Purchasing a new home in West Palm Beach, Florida, is an exciting event, and you’ve probably got a million questions. Before you sign any paperwork, add a few questions about HVAC to your list of things to ask the realtor or the sellers. A bad HVAC system isn’t the end of the world, because it’s easier to replace than, say, a shoddy roof. Still, find out as much as you can about the system when buying a new home, so you know what to expect when you move in and avoid expensive surprises.
How Old Is the System?
The average HVAC system, including furnaces and outdoor AC units, lasts 10 to 15 years. Ask the seller about the system’s age. If the seller is not able to assist, check the unit for the model number, manufacturer’s information, and anything else that could be used to determine the age of the system. If it is nearing the end of its life and will need to be replaced in a few years, that’s a cost that will become your responsibility. If it needs to be replaced now, you might be able to negotiate a new HVAC system into the deal or a reduction of the asking price for the home, so you can save money and buy a new system.
Has it Received Regular Maintenance?
System age is only one factor affecting how well the AC and furnace will operate. If the seller has performed regular HVAC maintenance, then even an older AC or furnace will provide better performance. If the previous owners neglected routine maintenance, you’ll be able to tell. Rattling compressors, dirty vents, and other problems crop up relatively frequently in neglected HVAC systems. You’ll also have to replace the unit sooner, even if you get on a strict maintenance schedule as soon as you move in.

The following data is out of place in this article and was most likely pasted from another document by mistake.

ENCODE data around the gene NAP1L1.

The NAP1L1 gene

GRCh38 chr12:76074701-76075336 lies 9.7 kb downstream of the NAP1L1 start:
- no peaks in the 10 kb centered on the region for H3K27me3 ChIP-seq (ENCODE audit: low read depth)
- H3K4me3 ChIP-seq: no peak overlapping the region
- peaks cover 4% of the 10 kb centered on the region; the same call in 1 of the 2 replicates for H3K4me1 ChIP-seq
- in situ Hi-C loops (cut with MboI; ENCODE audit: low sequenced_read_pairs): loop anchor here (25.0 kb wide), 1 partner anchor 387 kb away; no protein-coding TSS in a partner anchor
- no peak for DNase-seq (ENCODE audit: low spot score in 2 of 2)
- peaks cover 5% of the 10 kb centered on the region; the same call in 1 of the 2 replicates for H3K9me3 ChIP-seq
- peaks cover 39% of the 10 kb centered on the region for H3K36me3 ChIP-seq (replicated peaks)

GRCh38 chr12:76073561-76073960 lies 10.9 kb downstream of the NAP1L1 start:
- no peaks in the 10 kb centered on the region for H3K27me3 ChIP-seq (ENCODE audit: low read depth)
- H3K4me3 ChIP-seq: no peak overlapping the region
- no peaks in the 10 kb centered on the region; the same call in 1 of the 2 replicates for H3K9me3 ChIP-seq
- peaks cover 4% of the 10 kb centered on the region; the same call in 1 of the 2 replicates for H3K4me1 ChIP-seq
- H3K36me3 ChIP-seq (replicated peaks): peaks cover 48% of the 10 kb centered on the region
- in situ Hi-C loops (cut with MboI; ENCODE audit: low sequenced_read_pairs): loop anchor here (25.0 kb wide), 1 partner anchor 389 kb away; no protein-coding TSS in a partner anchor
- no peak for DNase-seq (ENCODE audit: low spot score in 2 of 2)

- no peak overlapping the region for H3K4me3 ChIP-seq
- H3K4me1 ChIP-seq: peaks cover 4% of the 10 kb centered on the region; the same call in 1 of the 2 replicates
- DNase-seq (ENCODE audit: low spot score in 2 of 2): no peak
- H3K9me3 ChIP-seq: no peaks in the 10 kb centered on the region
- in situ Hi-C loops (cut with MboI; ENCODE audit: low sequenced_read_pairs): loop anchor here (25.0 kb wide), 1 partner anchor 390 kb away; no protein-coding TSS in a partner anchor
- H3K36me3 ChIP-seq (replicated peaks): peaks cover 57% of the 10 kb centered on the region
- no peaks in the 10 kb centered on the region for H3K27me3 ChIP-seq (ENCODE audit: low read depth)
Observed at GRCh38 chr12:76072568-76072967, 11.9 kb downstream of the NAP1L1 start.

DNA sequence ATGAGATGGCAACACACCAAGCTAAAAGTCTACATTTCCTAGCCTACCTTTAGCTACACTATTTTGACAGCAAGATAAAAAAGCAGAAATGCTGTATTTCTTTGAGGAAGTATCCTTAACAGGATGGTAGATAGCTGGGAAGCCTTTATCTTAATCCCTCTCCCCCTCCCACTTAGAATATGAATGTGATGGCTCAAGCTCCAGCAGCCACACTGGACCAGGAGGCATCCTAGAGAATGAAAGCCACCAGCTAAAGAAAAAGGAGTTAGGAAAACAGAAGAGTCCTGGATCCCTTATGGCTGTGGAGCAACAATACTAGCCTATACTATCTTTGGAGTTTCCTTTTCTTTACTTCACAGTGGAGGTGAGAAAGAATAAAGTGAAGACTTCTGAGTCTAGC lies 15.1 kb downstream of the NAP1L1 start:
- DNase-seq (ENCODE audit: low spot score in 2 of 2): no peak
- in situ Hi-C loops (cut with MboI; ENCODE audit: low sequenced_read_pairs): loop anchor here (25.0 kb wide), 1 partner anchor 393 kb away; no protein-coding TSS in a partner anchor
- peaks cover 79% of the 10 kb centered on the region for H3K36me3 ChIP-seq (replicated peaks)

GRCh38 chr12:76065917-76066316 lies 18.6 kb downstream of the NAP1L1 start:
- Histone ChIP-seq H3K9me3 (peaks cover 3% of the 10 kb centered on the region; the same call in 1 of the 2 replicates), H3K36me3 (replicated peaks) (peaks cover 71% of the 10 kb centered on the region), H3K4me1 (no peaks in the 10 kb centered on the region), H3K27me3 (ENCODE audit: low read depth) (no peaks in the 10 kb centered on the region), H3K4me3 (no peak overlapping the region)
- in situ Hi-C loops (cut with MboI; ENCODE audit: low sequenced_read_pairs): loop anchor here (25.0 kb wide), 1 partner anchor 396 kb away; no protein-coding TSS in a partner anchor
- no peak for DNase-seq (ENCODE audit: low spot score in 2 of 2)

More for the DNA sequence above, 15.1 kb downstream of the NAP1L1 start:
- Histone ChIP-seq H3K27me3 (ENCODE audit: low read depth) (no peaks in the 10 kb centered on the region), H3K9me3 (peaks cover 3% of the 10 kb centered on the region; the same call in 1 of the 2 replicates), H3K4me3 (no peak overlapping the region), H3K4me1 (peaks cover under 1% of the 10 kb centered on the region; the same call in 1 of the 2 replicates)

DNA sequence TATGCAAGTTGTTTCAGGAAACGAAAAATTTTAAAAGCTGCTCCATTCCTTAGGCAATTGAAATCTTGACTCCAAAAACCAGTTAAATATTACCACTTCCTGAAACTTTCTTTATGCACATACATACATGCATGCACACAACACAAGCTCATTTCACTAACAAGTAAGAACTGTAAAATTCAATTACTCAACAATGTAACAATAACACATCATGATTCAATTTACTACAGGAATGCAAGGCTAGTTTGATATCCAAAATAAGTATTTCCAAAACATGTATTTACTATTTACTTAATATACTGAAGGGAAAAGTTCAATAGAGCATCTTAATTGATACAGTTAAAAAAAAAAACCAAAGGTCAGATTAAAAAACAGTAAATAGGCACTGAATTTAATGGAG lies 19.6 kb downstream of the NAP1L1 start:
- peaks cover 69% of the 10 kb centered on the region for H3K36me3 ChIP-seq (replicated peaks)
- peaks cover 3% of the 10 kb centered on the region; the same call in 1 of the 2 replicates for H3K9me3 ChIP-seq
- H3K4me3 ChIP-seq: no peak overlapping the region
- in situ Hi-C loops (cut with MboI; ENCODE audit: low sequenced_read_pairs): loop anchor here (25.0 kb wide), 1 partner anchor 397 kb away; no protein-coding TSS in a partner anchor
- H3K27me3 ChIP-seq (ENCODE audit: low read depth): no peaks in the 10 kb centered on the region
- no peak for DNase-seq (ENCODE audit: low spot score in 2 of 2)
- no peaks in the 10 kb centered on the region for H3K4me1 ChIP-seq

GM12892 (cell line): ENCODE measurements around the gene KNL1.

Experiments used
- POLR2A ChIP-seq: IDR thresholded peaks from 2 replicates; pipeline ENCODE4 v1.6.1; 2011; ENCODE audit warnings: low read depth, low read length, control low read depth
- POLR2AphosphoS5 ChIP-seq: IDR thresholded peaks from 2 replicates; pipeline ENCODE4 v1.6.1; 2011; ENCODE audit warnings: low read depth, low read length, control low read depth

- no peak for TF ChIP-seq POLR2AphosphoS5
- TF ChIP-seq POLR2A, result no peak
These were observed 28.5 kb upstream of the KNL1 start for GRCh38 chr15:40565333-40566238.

What Kind of System Is It?
Is it an ENERGY STAR® system? A heat pump or ductless system? An oil furnace? Is the brand reputable and innovative or one you don’t know? An older system that doesn’t have an ENERGY STAR rating will cost you more in energy expenses each month than a new ENERGY STAR AC and furnace would.
Check the thermostat, too. At the very least, you want a programmable thermostat that allows you to set different temperatures for the week and the weekend. If the thermostat is of the old mercury variety, ask the sellers to replace it before you sign the deal.
Is the System Under Warranty?
If the warranty is still good for a few more years, make sure it’ll transfer to you when you buy the house. Otherwise, think about buying your own warranty on the HVAC system. If any problems do crop up after you’ve moved in, you’ll be glad you have the warranty to cover your costs.
What Will Your Heating and Cooling Bills Be Like?
High heating bills could be but are not necessarily related to HVAC needs. Air conditioners use a considerable amount of electricity — in some cases half of what you use each month. So if the seller has an energy-guzzling AC or heating unit, it will be reflected on the energy bills. Plus, high energy costs indicate other potential problems with the house, such as gaps around windows and doors or poor insulation.
If you’re not sure about the condition of the HVAC unit in your potential home or don’t trust the answers you’re receiving, give us a call. We know HVAC systems, and we’ll be able to tell you whether the system has been maintained well or if it’s in need of replacement. The HVAC system might not make or break your decision to buy a certain house, but you do want the opportunity to ask the seller to fix any glaring problems, and you always want to know what you’re inheriting. Give us a call at (561) 202-1422 so we can help.
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